It would be easy to see my attitude towards parenting as some sort of post hoc rationalization for having squandered every opportunity I was ever given. I was raised in an upper middle class household, graduated from an expensive and well regarded private school and gained admission to an Ivy League school I attended for less than a year before dropping out and eventually marrying the boy who invited me to my high school Senior Prom.

two_grandmas.pngBy 23 - an age at which most young women of my class were working at white collar jobs and dating handsome young men with "potential" - I had a high school education, two small boys, barely enough money to scrape along from paycheck to paycheck and a brand new mortgage at 13% interest. In theory at least, my life should have felt much like this:

There was a day a few weeks ago when I found my 2½-year-old son sitting on our building doorstep, waiting for me to come home. He spotted me as I was rounding the corner, and the scene that followed was one of inexpressible loveliness, right out of the movie I’d played to myself before actually having a child, with him popping out of his babysitter’s arms and barreling down the street to greet me. This happy moment, though, was about to be cut short, and in retrospect felt more like a tranquil lull in a slasher film. When I opened our apartment door, I discovered that my son had broken part of the wooden parking garage I’d spent about an hour assembling that morning. This wouldn’t have been a problem per se, except that as I attempted to fix it, he grew impatient and began throwing its various parts at the walls, with one plank very narrowly missing my eye. I recited the rules of the house (no throwing, no hitting). He picked up another large wooden plank. I ducked. He reached for the screwdriver. The scene ended with a time-out in his crib.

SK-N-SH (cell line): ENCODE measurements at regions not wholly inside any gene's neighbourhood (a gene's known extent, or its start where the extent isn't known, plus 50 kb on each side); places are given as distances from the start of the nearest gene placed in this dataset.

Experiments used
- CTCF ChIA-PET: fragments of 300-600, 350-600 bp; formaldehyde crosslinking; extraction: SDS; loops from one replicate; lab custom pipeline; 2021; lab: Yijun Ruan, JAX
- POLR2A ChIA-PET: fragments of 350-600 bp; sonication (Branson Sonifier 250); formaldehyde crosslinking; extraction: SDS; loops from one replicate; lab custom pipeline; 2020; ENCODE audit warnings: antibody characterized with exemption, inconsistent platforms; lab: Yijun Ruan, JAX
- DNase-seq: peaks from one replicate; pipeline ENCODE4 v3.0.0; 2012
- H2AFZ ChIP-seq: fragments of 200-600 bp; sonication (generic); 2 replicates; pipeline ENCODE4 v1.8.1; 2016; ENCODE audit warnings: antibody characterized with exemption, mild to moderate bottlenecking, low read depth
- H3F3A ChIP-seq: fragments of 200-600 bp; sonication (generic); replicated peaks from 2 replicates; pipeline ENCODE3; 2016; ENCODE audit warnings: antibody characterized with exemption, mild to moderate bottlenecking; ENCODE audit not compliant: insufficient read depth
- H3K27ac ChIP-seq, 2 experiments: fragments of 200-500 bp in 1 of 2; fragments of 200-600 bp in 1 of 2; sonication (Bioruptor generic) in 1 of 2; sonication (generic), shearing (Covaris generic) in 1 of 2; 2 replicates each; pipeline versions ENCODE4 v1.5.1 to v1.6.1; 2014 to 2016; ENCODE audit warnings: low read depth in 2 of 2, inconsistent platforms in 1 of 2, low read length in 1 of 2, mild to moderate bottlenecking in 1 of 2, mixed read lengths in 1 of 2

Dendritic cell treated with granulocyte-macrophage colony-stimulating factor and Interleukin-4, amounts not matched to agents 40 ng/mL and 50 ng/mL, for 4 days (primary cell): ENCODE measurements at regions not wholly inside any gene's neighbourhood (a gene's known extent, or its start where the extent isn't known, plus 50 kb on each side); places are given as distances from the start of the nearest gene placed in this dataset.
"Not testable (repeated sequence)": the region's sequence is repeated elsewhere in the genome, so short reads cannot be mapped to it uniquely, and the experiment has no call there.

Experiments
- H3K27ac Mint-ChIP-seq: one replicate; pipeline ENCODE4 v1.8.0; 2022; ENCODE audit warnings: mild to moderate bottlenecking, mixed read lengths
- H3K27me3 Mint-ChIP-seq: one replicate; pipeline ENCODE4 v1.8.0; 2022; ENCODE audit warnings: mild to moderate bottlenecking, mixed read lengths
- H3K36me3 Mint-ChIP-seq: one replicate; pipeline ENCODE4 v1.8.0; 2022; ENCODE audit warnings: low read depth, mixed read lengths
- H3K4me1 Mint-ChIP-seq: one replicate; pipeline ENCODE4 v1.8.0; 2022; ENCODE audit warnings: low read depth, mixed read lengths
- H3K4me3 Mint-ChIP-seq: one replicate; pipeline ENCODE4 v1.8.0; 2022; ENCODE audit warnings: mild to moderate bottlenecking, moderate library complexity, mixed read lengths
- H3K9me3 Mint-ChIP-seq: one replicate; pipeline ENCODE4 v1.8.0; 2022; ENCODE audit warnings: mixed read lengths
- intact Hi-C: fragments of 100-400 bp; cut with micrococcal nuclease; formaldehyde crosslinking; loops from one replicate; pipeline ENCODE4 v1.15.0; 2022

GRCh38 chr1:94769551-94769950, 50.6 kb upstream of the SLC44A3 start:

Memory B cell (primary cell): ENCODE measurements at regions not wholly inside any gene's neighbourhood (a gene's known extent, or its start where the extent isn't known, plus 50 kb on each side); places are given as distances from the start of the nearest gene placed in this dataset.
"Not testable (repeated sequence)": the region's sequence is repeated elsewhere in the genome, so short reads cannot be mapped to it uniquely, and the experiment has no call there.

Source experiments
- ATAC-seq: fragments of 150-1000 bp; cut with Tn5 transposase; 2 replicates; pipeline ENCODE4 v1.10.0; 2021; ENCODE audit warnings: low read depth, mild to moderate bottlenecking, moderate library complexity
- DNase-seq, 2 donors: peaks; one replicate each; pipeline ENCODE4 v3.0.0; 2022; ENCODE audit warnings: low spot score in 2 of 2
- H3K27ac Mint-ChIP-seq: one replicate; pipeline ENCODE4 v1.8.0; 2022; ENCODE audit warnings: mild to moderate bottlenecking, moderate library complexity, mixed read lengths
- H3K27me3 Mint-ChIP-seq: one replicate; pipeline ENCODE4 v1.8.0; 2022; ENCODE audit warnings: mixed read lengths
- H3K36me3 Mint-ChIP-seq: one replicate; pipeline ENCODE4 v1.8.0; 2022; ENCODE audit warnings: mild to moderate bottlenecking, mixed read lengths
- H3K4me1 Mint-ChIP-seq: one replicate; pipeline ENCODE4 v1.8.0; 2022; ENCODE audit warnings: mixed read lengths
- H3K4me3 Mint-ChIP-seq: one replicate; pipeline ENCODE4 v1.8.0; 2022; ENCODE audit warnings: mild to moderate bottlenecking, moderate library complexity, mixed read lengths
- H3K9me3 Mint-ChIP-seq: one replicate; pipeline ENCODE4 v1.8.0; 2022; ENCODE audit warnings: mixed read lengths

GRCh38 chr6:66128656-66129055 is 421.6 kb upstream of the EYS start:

As I shuffled back to the living room, I thought of something a friend once said about the Children’s Museum of Manhattan—“a nice place, but what it really needs is a bar”—and rued how, at that moment, the same thing could be said of my apartment. Two hundred and 40 seconds earlier, I’d been in a state of pair-bonded bliss; now I was guided by nerves, trawling the cabinets for alcohol.

The difference between my experience and the author's is a simple one: I couldn't afford a babysitter. Ever. Grown up time was an act of will; a function of regular schedules and 6:30 bedtimes, a living room (complete with hand me down silk damask Chippendale sofa) that my boys were only allowed into on special occasions and a steely eyed determination to give my marriage top priority and relegate my small children to a loving second place in my life.

That's not to say that I didn't spend the lion's share of my time changing diapers, reading stories, finger painting and wiping little noses. Like every other stay at home mother I knew, my days were filled with escaped gerbils and other forms of barely controlled mayhem. Remembering my dating days, I sometimes longed to smell jasmine and honeysuckle instead of freshly cut grass and cherry Koolaid.